MPs will debate whether US President Trump should be granted a UK state visit, as a petition against the idea nears 1.7 million signatures.
The debate, on 20 February, will also take in a second petition calling for the visit to go ahead, signed by more than 100,000 people.
Mr Trump has imposed a temporary US travel ban on people from seven mainly Muslim countries.
This prompted demonstrations across the UK on Monday.
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Prime Minister Theresa May, who met Mr Trump for the first time last week, has invited the president for a state visit – the highest honour accorded to foreign leaders – with no date yet announced for it.
Support for a petition calling for Mr Trump’s visit to be downgraded from a state visit, which usually includes a ceremonial welcome and a state banquet, soared after the president announced his travel ban on Friday.
But the rival petition says it should go ahead, as Mr Trump is “leader of a free world” and his views should not be “gagged”.
Richard Nixon: 1969 Visited one month after inauguration; no state visit
Barack Obama: 2009 Visited two months after inauguration; state visit after 28 months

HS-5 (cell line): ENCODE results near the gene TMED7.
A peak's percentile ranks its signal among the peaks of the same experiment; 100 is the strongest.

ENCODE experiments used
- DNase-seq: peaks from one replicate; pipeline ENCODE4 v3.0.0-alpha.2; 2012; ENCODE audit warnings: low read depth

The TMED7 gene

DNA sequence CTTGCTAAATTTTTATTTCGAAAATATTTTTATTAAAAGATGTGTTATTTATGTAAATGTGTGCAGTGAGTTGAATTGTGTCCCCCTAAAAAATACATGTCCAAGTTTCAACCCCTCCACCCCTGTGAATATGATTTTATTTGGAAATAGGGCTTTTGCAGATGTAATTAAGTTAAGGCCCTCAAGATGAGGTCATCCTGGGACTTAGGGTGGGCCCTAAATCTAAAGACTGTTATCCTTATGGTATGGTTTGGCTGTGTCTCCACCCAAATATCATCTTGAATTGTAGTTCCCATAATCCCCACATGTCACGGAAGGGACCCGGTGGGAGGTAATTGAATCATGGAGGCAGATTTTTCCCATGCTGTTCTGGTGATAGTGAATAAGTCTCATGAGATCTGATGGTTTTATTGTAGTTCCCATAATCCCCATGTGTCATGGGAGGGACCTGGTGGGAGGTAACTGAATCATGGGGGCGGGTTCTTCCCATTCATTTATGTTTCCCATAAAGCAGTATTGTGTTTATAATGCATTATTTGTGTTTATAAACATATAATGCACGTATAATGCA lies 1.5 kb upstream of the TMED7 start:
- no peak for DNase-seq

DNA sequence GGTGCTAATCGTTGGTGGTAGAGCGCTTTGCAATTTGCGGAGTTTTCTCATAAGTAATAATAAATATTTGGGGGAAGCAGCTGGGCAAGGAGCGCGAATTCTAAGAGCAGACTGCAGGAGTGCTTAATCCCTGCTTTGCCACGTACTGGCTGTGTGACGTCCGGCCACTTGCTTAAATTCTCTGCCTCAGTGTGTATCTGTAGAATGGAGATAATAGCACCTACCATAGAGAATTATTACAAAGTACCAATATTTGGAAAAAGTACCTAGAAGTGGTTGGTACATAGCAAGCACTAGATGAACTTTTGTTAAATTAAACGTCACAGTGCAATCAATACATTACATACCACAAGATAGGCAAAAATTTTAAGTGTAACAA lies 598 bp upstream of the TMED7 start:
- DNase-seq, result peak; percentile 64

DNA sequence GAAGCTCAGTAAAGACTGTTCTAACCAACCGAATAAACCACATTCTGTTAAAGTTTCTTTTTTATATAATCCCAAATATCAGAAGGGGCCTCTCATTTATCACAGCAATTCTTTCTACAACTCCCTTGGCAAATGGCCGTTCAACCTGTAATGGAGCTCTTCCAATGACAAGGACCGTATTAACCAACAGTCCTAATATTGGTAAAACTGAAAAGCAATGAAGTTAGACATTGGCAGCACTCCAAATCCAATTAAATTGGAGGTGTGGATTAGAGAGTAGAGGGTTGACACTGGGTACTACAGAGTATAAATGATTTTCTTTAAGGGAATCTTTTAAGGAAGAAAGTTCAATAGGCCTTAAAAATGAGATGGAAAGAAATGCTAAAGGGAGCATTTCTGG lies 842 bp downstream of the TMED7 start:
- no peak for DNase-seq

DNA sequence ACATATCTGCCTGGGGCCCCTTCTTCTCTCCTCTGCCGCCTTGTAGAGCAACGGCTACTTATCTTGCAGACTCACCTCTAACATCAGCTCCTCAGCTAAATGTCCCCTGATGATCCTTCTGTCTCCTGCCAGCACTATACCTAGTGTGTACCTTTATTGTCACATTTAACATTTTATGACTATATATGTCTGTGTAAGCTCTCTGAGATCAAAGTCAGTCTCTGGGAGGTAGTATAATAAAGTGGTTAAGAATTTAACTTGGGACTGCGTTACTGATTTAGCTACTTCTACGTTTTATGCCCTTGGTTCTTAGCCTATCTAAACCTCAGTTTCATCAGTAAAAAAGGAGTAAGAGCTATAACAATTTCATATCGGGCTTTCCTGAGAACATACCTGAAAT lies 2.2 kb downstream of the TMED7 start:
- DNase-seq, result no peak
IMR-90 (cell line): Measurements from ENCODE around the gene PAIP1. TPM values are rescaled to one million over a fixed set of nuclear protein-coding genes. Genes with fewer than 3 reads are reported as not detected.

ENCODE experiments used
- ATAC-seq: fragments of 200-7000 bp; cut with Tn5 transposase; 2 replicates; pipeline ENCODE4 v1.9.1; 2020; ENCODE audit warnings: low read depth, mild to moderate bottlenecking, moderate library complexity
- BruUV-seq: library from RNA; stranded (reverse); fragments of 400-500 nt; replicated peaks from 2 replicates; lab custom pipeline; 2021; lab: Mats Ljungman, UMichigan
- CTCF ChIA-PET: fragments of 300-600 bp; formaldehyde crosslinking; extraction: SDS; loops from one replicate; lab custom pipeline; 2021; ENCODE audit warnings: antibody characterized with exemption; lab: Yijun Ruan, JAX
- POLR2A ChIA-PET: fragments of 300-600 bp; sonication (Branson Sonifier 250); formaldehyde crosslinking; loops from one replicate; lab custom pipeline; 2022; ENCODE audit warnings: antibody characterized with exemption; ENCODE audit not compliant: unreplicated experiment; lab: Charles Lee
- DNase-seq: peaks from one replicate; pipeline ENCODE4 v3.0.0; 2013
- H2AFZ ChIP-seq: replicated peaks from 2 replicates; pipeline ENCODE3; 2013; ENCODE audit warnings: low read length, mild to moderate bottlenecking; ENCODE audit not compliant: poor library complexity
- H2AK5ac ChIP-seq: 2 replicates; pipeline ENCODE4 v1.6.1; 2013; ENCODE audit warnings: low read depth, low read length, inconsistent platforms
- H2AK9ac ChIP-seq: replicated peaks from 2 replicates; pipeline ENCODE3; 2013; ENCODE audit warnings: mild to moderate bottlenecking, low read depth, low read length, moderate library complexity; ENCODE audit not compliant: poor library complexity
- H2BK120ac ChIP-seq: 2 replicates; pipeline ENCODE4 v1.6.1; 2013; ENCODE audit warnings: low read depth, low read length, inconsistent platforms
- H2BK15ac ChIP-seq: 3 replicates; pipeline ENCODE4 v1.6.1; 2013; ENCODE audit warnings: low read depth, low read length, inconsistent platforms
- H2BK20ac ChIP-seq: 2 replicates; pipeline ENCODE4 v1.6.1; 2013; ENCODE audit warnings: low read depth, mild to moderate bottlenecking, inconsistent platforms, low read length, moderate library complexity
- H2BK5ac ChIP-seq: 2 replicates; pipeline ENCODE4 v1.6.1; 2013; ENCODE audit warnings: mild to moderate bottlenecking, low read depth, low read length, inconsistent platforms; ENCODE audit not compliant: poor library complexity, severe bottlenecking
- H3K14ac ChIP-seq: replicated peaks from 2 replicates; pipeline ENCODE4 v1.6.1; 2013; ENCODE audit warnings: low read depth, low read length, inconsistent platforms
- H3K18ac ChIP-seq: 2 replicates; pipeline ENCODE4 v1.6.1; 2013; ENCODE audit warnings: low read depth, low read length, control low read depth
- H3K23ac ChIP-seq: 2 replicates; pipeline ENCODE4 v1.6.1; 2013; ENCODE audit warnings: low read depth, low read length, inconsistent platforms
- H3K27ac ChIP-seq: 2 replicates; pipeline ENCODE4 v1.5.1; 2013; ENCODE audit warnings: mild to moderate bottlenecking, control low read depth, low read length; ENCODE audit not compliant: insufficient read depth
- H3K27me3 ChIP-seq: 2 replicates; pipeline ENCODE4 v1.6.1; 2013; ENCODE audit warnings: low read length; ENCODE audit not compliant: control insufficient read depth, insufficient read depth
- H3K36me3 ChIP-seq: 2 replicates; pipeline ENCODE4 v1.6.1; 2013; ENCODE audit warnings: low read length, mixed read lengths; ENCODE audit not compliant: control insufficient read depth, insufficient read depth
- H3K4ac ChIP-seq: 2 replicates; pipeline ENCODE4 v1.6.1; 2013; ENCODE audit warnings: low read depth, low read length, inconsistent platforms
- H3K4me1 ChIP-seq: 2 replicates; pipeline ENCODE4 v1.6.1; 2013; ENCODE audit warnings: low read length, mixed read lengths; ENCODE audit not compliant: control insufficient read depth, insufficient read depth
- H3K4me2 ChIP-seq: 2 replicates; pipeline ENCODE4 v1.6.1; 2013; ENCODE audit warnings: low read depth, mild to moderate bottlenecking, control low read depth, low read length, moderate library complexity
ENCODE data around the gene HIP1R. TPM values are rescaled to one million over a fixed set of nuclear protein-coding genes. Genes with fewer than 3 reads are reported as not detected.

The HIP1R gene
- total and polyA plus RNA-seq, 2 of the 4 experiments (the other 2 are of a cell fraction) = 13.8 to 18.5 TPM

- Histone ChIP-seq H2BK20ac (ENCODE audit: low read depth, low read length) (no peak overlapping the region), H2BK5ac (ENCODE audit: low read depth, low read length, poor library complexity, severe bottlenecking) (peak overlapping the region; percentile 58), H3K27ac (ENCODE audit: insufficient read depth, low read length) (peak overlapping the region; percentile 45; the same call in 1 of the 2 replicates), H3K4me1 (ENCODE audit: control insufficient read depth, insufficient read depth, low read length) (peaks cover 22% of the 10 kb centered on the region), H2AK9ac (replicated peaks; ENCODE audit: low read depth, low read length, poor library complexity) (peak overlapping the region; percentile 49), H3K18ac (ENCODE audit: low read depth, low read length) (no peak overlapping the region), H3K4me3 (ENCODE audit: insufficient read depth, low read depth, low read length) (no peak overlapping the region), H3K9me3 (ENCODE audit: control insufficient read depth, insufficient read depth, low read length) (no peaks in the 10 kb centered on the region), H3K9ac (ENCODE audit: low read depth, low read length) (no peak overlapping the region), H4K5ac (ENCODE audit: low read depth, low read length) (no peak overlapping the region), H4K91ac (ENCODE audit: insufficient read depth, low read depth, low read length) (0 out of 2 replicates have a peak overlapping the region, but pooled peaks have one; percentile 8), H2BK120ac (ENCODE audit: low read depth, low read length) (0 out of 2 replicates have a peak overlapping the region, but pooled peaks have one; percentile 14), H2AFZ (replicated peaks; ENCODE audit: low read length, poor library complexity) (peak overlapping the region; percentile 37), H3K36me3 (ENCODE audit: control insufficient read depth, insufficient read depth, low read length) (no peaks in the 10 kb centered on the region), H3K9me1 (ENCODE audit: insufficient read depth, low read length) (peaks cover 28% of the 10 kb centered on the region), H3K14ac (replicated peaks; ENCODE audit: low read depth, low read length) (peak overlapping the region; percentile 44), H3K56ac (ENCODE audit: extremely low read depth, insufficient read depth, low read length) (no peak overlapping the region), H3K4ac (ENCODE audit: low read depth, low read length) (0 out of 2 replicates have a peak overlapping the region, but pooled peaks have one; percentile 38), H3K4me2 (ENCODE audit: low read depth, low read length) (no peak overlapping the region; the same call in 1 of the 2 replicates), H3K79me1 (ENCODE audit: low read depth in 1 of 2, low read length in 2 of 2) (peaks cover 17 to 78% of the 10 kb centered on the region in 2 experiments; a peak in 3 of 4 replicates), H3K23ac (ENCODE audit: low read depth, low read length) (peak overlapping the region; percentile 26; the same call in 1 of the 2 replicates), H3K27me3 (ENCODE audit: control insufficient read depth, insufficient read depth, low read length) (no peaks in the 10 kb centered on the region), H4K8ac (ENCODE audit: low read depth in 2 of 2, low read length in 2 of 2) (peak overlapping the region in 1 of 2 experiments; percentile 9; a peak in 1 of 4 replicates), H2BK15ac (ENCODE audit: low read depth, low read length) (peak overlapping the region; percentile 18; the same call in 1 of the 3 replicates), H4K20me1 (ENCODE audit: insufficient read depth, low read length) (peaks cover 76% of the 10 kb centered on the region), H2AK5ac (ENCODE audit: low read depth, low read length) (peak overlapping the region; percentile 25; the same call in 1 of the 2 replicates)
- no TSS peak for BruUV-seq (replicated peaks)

George Bush: 1989 Visited four months after inauguration; no state visit
John F Kennedy: 1961 Visited five months after inauguration; no state visit
George W Bush: 2001 Visited six months after inauguration; state visit after 32 months
Earlier on Tuesday, Lord Ricketts, permanent secretary at the Foreign Office from 2006 to 2010, said it was unprecedented for a US president to be invited for a state visit in their first year in the White House.
In a letter to the Times he added: “It would have been far wiser to wait to see what sort of president he would turn out to be before advising the Queen to invite him. Now the Queen is put in a very difficult position.”
The immigration order signed by the president temporarily bans nationals from Iraq, Syria, Iran, Libya, Somalia, Sudan and Yemen from entering the US. Critics have called it a “Muslim ban”, although the Trump administration denies this.
Labour leader Jeremy Corbyn has called for the state visit to be postponed.
But Downing Street has insisted the visit will go ahead, saying the “special relationship” between the UK and the US allows for “frank conversations at all times”.
Once a petition gains the backing of 100,000 names, Parliament’s Petitions Committee must consider debating the issue.
The anti-state visit petition is the second most supported since the online system was set up, behind one calling for a second referendum on EU membership, which received the backing of 4,150,260 people.
Veteran Labour MP Paul Flynn, a member of the Petitions Committee, will open the debate on 20 February.
The Commons held a separate emergency debate on Monday on Mr Trump’s immigration policy.
A year ago MPs debated a 574,000 signature petition calling for Mr Trump – who was then fighting to become Republican presidential candidate – to be banned from the UK.